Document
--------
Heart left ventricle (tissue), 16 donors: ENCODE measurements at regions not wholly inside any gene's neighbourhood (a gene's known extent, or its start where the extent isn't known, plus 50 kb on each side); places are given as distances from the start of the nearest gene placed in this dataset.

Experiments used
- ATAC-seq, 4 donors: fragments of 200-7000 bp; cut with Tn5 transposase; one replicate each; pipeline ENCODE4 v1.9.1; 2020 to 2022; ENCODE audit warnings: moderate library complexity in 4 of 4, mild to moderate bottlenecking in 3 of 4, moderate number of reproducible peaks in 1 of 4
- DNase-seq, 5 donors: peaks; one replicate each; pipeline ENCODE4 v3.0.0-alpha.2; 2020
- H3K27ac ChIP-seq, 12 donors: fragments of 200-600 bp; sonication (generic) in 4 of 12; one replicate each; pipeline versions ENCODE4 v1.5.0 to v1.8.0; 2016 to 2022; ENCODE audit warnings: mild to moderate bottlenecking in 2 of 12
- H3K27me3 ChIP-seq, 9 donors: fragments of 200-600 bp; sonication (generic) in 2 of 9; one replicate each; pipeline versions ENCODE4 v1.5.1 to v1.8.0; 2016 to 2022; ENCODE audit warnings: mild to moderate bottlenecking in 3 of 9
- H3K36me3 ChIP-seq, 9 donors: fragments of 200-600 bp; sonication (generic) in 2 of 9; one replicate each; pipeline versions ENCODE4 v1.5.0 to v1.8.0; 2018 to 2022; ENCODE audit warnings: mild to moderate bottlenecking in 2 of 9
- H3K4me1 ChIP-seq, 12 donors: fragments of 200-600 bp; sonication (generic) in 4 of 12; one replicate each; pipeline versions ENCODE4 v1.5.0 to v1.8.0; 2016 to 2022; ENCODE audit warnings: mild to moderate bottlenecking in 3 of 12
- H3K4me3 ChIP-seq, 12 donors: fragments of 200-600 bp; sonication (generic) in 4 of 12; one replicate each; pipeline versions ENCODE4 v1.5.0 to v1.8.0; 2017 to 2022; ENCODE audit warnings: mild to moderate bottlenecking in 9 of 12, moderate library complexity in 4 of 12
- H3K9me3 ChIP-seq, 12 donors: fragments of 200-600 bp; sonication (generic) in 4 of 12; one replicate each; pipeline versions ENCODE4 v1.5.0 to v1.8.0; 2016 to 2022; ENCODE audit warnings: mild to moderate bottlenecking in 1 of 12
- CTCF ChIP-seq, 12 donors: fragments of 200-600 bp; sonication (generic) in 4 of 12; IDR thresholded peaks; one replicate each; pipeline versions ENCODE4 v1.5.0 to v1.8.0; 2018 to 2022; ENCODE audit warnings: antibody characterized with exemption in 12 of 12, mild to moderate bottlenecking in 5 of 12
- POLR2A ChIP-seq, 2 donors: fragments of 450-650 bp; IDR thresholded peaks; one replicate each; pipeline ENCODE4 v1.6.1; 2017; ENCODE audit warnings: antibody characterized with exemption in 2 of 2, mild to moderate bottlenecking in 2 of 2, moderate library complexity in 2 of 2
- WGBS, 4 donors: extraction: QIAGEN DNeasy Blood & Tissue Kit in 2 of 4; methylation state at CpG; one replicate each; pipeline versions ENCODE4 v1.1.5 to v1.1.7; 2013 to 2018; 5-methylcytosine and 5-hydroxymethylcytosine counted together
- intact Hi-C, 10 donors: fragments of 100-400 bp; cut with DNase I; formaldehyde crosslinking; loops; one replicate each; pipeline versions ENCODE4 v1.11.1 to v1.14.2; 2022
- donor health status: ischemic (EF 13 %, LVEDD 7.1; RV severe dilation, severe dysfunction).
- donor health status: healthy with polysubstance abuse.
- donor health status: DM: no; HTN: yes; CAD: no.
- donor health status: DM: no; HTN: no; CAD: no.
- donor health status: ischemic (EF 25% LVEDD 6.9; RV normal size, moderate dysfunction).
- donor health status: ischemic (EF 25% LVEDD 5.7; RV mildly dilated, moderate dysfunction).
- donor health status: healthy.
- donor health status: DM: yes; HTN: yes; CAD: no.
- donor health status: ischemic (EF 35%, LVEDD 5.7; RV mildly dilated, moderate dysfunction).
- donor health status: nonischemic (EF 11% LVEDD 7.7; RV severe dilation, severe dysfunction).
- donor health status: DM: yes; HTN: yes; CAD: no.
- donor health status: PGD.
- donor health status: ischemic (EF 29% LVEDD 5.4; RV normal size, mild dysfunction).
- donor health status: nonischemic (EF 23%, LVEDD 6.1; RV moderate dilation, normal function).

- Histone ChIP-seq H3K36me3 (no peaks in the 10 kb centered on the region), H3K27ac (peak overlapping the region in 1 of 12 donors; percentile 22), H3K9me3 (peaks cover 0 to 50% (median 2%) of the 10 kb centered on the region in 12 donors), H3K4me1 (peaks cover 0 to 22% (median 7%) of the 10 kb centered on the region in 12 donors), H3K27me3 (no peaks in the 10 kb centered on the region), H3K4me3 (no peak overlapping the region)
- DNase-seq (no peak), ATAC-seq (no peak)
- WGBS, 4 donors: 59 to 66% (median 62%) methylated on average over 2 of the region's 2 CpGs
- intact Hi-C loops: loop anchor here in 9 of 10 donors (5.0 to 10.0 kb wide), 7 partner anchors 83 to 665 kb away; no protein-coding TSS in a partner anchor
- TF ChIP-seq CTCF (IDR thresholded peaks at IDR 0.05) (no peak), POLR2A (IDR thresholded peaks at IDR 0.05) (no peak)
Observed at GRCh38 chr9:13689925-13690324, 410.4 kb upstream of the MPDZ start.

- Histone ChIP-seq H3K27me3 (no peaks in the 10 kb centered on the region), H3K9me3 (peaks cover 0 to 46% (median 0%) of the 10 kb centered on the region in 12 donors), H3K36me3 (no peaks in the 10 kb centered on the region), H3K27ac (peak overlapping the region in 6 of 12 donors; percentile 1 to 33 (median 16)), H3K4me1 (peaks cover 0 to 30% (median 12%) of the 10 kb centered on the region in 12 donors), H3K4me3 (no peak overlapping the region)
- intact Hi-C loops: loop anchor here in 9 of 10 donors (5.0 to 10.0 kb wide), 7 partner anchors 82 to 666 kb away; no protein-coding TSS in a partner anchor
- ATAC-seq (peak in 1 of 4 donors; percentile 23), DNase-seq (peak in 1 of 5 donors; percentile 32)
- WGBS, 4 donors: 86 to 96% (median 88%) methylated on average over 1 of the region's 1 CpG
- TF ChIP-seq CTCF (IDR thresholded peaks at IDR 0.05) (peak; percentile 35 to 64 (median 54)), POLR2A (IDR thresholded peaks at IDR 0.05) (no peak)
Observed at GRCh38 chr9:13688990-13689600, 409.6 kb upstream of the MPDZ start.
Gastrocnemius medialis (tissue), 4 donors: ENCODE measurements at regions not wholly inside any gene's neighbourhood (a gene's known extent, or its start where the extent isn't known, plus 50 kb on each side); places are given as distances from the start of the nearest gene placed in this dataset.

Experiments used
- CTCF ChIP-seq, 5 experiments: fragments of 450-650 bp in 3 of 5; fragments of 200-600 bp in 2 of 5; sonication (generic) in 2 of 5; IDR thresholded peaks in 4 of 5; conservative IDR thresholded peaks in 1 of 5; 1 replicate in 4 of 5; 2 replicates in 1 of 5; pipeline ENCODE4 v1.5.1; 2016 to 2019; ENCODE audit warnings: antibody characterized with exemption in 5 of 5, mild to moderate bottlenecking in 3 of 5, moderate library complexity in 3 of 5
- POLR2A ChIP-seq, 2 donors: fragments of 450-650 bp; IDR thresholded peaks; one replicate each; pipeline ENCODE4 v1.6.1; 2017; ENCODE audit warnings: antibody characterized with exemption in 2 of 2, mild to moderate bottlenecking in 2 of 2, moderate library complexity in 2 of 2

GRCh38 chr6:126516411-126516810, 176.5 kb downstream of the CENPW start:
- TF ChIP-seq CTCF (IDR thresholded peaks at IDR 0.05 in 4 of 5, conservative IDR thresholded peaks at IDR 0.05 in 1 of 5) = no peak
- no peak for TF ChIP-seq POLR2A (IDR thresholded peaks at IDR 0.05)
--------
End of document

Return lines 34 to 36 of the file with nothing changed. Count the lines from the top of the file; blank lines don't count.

Observed at GRCh38 chr9:13689925-13690324, 410.4 kb upstream of the MPDZ start.

- Histone ChIP-seq H3K27me3 (no peaks in the 10 kb centered on the region), H3K9me3 (peaks cover 0 to 46% (median 0%) of the 10 kb centered on the region in 12 donors), H3K36me3 (no peaks in the 10 kb centered on the region), H3K27ac (peak overlapping the region in 6 of 12 donors; percentile 1 to 33 (median 16)), H3K4me1 (peaks cover 0 to 30% (median 12%) of the 10 kb centered on the region in 12 donors), H3K4me3 (no peak overlapping the region)
- intact Hi-C loops: loop anchor here in 9 of 10 donors (5.0 to 10.0 kb wide), 7 partner anchors 82 to 666 kb away; no protein-coding TSS in a partner anchor